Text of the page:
What would I have to be to speak about him…
I remembered it wrong, the scene in the film
within the film about Radnóti—there were no young
lovers coming upon the killing in the woods.
It was an older man and a woman who might have
been his daughter. And the soldiers hustling
Radnóti and the other Jewish prisoners too weak
to work, and not dying fast enough, to dig
their own mass grave, then coolly shooting them
one by one, might have been their beloved sons
and grandsons. And I may have dreamed those listing
skeletons marched through postcard towns,
sunshine on rags, the apple-sellers, a blonde child
rolling a wheel with a stick past the starving men.
The wide-angled views of lush and lovely country—
Hungary, Yugoslavia, Germany. Those tracking shots
of green swells of pasture and innocent cows
grazing, peasants carrying their ancestral hatreds
along with the sparse grain and potato crops
in mule-drawn carts. Those close-ups of adolescent
soldiers grateful someone else is led away.
A cart man feeding fresh hay to his horses.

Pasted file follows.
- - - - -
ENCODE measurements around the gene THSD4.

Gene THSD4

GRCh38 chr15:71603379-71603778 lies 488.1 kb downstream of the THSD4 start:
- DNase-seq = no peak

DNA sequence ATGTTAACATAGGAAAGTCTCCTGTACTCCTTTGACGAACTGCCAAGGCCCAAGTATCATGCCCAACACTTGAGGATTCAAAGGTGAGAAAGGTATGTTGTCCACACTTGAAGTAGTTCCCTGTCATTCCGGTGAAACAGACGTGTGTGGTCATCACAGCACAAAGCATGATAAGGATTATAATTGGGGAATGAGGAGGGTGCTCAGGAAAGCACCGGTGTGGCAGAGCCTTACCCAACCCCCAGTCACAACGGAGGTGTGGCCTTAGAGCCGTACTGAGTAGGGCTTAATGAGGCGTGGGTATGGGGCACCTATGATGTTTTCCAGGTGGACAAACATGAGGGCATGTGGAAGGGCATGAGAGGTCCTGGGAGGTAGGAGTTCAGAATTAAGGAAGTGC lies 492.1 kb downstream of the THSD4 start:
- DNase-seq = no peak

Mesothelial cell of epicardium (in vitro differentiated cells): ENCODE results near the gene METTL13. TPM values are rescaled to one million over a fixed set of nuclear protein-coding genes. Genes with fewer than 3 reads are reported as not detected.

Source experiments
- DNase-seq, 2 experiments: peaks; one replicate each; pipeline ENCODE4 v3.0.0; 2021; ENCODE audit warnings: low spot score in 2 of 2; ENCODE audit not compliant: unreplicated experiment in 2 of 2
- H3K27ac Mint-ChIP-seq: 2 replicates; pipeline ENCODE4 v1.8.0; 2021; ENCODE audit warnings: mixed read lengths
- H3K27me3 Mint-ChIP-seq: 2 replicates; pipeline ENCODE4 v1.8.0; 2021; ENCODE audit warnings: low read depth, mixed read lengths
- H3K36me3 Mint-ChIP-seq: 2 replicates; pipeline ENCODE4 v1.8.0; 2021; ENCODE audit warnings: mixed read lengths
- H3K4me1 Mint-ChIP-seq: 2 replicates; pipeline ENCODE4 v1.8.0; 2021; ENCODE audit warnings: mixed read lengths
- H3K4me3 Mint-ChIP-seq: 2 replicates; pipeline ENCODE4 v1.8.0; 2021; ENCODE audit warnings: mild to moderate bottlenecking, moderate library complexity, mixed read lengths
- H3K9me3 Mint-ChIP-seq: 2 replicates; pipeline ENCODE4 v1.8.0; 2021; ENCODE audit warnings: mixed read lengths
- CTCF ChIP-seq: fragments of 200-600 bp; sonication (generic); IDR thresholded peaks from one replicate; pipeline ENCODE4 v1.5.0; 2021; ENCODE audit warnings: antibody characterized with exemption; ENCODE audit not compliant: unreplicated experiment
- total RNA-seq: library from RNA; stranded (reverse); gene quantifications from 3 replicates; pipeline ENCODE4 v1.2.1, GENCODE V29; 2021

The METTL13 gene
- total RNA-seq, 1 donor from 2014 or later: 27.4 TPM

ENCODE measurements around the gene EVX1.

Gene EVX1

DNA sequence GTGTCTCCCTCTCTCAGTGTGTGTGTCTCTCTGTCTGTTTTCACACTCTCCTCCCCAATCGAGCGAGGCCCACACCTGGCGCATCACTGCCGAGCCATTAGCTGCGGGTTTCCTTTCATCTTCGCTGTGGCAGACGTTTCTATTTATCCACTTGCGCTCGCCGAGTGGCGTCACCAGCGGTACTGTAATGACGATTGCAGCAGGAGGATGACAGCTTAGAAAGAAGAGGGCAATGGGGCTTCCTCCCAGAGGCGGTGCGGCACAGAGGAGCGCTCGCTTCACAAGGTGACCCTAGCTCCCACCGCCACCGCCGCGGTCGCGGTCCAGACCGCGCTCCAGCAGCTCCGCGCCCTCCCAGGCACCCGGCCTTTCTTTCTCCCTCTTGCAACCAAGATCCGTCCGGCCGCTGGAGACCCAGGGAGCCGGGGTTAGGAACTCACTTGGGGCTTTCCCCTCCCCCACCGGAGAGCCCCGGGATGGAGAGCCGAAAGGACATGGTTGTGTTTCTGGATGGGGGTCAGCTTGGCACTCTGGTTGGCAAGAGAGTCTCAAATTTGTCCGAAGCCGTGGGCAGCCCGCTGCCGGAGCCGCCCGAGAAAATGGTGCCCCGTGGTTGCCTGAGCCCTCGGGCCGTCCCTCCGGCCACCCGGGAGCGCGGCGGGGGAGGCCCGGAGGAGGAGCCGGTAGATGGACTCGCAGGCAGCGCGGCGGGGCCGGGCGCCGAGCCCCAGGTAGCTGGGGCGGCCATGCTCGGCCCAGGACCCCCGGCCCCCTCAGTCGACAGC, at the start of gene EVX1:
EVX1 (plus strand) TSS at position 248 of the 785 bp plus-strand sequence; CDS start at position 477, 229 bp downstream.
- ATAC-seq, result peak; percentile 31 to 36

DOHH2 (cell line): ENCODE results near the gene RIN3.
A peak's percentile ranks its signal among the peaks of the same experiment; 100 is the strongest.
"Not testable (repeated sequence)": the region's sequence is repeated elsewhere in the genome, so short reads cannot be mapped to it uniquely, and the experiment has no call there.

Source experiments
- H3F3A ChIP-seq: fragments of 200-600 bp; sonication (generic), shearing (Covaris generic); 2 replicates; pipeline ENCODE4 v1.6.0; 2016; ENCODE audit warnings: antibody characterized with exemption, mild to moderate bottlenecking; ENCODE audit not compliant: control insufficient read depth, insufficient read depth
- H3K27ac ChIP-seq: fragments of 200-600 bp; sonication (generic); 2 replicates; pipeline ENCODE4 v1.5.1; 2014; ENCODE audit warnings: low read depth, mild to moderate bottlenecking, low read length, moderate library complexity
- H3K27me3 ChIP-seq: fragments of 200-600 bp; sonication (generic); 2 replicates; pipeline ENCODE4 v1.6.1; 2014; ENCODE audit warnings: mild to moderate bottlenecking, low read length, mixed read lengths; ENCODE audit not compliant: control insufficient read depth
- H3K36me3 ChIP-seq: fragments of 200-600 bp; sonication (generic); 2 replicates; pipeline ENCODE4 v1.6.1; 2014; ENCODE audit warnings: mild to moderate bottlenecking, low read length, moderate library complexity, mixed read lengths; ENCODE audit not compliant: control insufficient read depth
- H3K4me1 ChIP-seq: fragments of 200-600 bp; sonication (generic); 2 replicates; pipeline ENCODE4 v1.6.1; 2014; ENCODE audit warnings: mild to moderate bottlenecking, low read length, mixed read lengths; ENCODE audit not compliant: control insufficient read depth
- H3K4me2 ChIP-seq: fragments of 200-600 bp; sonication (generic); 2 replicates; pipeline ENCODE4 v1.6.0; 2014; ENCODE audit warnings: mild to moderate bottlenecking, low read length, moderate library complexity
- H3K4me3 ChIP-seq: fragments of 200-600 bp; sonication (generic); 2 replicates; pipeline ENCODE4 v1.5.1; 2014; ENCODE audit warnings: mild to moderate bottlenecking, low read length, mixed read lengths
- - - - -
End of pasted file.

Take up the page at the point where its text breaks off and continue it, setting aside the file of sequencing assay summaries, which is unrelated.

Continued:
The autumn woods suffused with morning light.
Everywhere in Hungary there are statues of him—
in front of libraries, town halls. In the cover photo
of my new translation he’s cast in bronze.
Slender and tall, he leans against a wooden rail
in a sunlit park, his handsome profile tilted down,
as if he’s staring at his shoes, lines forming, perhaps,
in his mind. His poems were prophetic, writes one scholar,
his gift arising, she thinks, from his Jewish predisposition
to anticipate the worst. In the camps, on the marches,
he wrote. In his filthy bunk, among the worms and lice.
The poet writes, as dogs howl or cats mew.
Or small fish coyly spawn. What else am I to do?
For the denouement, the director’s framed
the exhumation site: a row of pine coffins
lined up neatly as shipping crates,
on top of each a pile of rags, each man’s
things roughly displayed for whoever is left
to claim them. On Radnóti’s the famous raincoat,
hidden in the pockets, his photos and letters,
an exercise book of ten poems. Folded within
its pages, a flyer advertising cod liver oil,
Radnóti’s final lyric on the back. I can’t stop
thinking of how he’d written, five times,
in five languages— the French and English …
rather blurred and party illegible—
on the book’s first leaf, the same message—
Please, forward this booklet which contains the poems
of the Hungarian poet Miklós Radnóti …
Thank you in anticipation.